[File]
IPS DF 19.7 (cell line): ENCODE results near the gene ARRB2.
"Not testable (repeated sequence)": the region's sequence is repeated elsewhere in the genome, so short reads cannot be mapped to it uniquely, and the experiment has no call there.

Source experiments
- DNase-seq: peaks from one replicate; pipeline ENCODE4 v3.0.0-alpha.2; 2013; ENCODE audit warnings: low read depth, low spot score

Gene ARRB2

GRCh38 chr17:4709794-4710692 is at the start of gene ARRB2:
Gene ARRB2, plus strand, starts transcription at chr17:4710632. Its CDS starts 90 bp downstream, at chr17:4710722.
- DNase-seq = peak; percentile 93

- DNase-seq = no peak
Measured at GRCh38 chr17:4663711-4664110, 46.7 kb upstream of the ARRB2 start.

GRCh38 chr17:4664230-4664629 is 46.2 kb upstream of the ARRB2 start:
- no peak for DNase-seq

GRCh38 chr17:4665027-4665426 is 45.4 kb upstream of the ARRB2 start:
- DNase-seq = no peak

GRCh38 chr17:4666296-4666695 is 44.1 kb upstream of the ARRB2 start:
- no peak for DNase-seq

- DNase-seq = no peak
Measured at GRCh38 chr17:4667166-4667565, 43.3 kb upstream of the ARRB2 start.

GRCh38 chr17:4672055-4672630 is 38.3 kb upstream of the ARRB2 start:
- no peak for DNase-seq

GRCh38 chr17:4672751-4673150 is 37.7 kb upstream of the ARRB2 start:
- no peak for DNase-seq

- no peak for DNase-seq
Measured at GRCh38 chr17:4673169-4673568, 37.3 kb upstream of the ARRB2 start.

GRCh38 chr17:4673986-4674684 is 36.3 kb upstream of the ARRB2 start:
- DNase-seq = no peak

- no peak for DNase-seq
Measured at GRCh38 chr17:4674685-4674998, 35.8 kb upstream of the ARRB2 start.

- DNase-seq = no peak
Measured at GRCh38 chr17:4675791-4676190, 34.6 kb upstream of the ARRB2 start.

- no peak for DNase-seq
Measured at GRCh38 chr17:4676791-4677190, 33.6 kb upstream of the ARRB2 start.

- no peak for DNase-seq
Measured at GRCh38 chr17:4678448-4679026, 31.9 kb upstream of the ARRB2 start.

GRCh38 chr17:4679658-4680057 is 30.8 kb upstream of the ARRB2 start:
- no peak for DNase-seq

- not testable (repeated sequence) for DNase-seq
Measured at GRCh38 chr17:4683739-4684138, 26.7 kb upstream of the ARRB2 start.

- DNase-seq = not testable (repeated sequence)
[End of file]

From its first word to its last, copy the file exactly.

IPS DF 19.7 (cell line): ENCODE results near the gene ARRB2.
"Not testable (repeated sequence)": the region's sequence is repeated elsewhere in the genome, so short reads cannot be mapped to it uniquely, and the experiment has no call there.

Source experiments
- DNase-seq: peaks from one replicate; pipeline ENCODE4 v3.0.0-alpha.2; 2013; ENCODE audit warnings: low read depth, low spot score

Gene ARRB2

GRCh38 chr17:4709794-4710692 is at the start of gene ARRB2:
Gene ARRB2, plus strand, starts transcription at chr17:4710632. Its CDS starts 90 bp downstream, at chr17:4710722.
- DNase-seq = peak; percentile 93

- DNase-seq = no peak
Measured at GRCh38 chr17:4663711-4664110, 46.7 kb upstream of the ARRB2 start.

GRCh38 chr17:4664230-4664629 is 46.2 kb upstream of the ARRB2 start:
- no peak for DNase-seq

GRCh38 chr17:4665027-4665426 is 45.4 kb upstream of the ARRB2 start:
- DNase-seq = no peak

GRCh38 chr17:4666296-4666695 is 44.1 kb upstream of the ARRB2 start:
- no peak for DNase-seq

- DNase-seq = no peak
Measured at GRCh38 chr17:4667166-4667565, 43.3 kb upstream of the ARRB2 start.

GRCh38 chr17:4672055-4672630 is 38.3 kb upstream of the ARRB2 start:
- no peak for DNase-seq

GRCh38 chr17:4672751-4673150 is 37.7 kb upstream of the ARRB2 start:
- no peak for DNase-seq

- no peak for DNase-seq
Measured at GRCh38 chr17:4673169-4673568, 37.3 kb upstream of the ARRB2 start.

GRCh38 chr17:4673986-4674684 is 36.3 kb upstream of the ARRB2 start:
- DNase-seq = no peak

- no peak for DNase-seq
Measured at GRCh38 chr17:4674685-4674998, 35.8 kb upstream of the ARRB2 start.

- DNase-seq = no peak
Measured at GRCh38 chr17:4675791-4676190, 34.6 kb upstream of the ARRB2 start.

- no peak for DNase-seq
Measured at GRCh38 chr17:4676791-4677190, 33.6 kb upstream of the ARRB2 start.

- no peak for DNase-seq
Measured at GRCh38 chr17:4678448-4679026, 31.9 kb upstream of the ARRB2 start.

GRCh38 chr17:4679658-4680057 is 30.8 kb upstream of the ARRB2 start:
- no peak for DNase-seq

- not testable (repeated sequence) for DNase-seq
Measured at GRCh38 chr17:4683739-4684138, 26.7 kb upstream of the ARRB2 start.

- DNase-seq = not testable (repeated sequence)